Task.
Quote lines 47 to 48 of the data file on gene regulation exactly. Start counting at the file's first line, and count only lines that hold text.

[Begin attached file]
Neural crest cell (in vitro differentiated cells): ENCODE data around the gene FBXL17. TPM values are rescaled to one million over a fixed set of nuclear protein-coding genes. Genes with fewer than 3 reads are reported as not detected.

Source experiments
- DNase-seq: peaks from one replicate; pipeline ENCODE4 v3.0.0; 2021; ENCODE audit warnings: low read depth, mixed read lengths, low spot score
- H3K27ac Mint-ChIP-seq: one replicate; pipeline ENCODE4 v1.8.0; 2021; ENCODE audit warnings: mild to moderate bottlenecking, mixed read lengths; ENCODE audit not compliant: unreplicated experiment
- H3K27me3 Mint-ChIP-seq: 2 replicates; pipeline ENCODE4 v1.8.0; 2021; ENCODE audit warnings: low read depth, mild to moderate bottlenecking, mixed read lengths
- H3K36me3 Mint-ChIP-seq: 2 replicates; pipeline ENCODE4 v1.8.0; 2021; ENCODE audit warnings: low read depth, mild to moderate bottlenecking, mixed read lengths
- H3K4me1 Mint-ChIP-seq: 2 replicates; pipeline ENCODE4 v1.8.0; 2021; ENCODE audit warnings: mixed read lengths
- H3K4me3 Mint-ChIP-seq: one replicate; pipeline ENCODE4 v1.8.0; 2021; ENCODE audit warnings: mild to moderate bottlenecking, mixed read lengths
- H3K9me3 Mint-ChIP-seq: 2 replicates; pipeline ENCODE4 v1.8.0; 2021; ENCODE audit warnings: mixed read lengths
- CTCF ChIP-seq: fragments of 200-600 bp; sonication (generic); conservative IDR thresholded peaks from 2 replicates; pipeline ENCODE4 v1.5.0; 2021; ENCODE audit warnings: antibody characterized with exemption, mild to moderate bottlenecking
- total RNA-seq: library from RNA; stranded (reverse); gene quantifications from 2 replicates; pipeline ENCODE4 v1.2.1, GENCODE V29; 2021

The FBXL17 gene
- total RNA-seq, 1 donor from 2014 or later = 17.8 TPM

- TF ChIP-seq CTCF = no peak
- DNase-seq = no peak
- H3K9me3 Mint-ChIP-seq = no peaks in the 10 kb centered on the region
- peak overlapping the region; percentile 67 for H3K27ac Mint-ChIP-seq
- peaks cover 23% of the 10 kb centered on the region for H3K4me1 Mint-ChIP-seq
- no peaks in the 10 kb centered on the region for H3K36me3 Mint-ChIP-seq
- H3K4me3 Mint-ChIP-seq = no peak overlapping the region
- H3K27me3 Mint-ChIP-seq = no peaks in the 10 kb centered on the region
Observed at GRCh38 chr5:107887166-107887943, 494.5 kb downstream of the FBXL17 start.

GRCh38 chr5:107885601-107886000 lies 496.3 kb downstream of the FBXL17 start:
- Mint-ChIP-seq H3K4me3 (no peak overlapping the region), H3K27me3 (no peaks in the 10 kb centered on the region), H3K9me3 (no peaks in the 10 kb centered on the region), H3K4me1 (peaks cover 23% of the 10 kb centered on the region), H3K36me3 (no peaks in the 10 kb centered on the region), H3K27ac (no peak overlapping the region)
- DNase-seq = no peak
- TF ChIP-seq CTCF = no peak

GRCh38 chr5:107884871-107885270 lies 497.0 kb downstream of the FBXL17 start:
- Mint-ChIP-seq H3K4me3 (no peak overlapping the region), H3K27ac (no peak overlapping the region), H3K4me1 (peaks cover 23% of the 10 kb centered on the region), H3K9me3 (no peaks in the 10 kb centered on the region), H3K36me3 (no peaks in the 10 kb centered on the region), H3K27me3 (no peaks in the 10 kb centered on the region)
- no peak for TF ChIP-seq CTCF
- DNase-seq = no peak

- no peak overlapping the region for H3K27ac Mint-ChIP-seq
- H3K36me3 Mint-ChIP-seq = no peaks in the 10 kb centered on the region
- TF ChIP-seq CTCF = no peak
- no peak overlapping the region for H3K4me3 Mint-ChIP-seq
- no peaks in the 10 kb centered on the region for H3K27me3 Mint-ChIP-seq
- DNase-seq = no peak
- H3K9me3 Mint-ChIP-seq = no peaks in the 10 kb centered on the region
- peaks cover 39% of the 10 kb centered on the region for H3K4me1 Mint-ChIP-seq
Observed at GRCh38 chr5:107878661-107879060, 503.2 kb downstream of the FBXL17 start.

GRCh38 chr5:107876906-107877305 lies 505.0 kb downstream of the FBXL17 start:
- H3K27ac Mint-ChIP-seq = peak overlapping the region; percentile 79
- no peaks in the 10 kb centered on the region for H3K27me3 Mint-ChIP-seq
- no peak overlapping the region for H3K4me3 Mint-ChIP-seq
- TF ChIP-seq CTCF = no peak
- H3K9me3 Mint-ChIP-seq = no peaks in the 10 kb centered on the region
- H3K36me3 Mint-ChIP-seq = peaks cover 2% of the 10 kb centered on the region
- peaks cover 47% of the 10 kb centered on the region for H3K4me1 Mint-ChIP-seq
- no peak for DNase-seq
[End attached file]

- peaks cover 47% of the 10 kb centered on the region for H3K4me1 Mint-ChIP-seq
- no peak for DNase-seq